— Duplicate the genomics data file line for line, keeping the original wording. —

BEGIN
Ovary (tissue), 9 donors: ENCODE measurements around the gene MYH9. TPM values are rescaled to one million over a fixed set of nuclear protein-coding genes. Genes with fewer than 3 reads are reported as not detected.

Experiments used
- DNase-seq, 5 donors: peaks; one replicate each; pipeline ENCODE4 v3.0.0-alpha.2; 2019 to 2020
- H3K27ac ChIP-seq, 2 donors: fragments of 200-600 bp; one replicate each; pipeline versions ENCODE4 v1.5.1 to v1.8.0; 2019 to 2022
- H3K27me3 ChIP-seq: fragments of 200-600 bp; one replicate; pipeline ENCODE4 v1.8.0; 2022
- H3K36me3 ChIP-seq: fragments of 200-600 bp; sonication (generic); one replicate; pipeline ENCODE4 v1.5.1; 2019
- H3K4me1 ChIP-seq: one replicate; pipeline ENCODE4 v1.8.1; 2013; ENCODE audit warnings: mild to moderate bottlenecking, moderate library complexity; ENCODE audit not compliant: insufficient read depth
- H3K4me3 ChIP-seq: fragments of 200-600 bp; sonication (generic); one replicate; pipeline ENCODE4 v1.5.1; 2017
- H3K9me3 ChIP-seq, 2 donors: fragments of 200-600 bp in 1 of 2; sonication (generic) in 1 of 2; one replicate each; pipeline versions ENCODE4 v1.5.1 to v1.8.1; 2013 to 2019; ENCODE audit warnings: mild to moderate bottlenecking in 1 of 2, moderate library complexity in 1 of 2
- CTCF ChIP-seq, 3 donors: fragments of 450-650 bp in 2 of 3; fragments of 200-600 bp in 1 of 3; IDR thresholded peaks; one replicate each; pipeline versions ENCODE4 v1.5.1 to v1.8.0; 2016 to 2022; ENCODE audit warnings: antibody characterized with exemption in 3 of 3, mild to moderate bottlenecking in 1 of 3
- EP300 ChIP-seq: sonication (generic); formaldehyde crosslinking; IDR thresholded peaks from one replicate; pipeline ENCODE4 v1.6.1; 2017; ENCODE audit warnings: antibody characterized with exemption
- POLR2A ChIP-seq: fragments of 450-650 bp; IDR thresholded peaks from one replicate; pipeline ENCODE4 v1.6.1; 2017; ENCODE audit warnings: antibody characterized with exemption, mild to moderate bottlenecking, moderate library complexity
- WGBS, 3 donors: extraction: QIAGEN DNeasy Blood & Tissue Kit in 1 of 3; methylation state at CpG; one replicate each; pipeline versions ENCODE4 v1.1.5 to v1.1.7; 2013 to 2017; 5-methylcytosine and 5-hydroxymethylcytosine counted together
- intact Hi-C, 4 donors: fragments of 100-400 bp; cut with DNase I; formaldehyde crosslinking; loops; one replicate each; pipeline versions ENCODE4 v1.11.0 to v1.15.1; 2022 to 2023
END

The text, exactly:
Ovary (tissue), 9 donors: ENCODE measurements around the gene MYH9. TPM values are rescaled to one million over a fixed set of nuclear protein-coding genes. Genes with fewer than 3 reads are reported as not detected.

Experiments used
- DNase-seq, 5 donors: peaks; one replicate each; pipeline ENCODE4 v3.0.0-alpha.2; 2019 to 2020
- H3K27ac ChIP-seq, 2 donors: fragments of 200-600 bp; one replicate each; pipeline versions ENCODE4 v1.5.1 to v1.8.0; 2019 to 2022
- H3K27me3 ChIP-seq: fragments of 200-600 bp; one replicate; pipeline ENCODE4 v1.8.0; 2022
- H3K36me3 ChIP-seq: fragments of 200-600 bp; sonication (generic); one replicate; pipeline ENCODE4 v1.5.1; 2019
- H3K4me1 ChIP-seq: one replicate; pipeline ENCODE4 v1.8.1; 2013; ENCODE audit warnings: mild to moderate bottlenecking, moderate library complexity; ENCODE audit not compliant: insufficient read depth
- H3K4me3 ChIP-seq: fragments of 200-600 bp; sonication (generic); one replicate; pipeline ENCODE4 v1.5.1; 2017
- H3K9me3 ChIP-seq, 2 donors: fragments of 200-600 bp in 1 of 2; sonication (generic) in 1 of 2; one replicate each; pipeline versions ENCODE4 v1.5.1 to v1.8.1; 2013 to 2019; ENCODE audit warnings: mild to moderate bottlenecking in 1 of 2, moderate library complexity in 1 of 2
- CTCF ChIP-seq, 3 donors: fragments of 450-650 bp in 2 of 3; fragments of 200-600 bp in 1 of 3; IDR thresholded peaks; one replicate each; pipeline versions ENCODE4 v1.5.1 to v1.8.0; 2016 to 2022; ENCODE audit warnings: antibody characterized with exemption in 3 of 3, mild to moderate bottlenecking in 1 of 3
- EP300 ChIP-seq: sonication (generic); formaldehyde crosslinking; IDR thresholded peaks from one replicate; pipeline ENCODE4 v1.6.1; 2017; ENCODE audit warnings: antibody characterized with exemption
- POLR2A ChIP-seq: fragments of 450-650 bp; IDR thresholded peaks from one replicate; pipeline ENCODE4 v1.6.1; 2017; ENCODE audit warnings: antibody characterized with exemption, mild to moderate bottlenecking, moderate library complexity
- WGBS, 3 donors: extraction: QIAGEN DNeasy Blood & Tissue Kit in 1 of 3; methylation state at CpG; one replicate each; pipeline versions ENCODE4 v1.1.5 to v1.1.7; 2013 to 2017; 5-methylcytosine and 5-hydroxymethylcytosine counted together
- intact Hi-C, 4 donors: fragments of 100-400 bp; cut with DNase I; formaldehyde crosslinking; loops; one replicate each; pipeline versions ENCODE4 v1.11.0 to v1.15.1; 2022 to 2023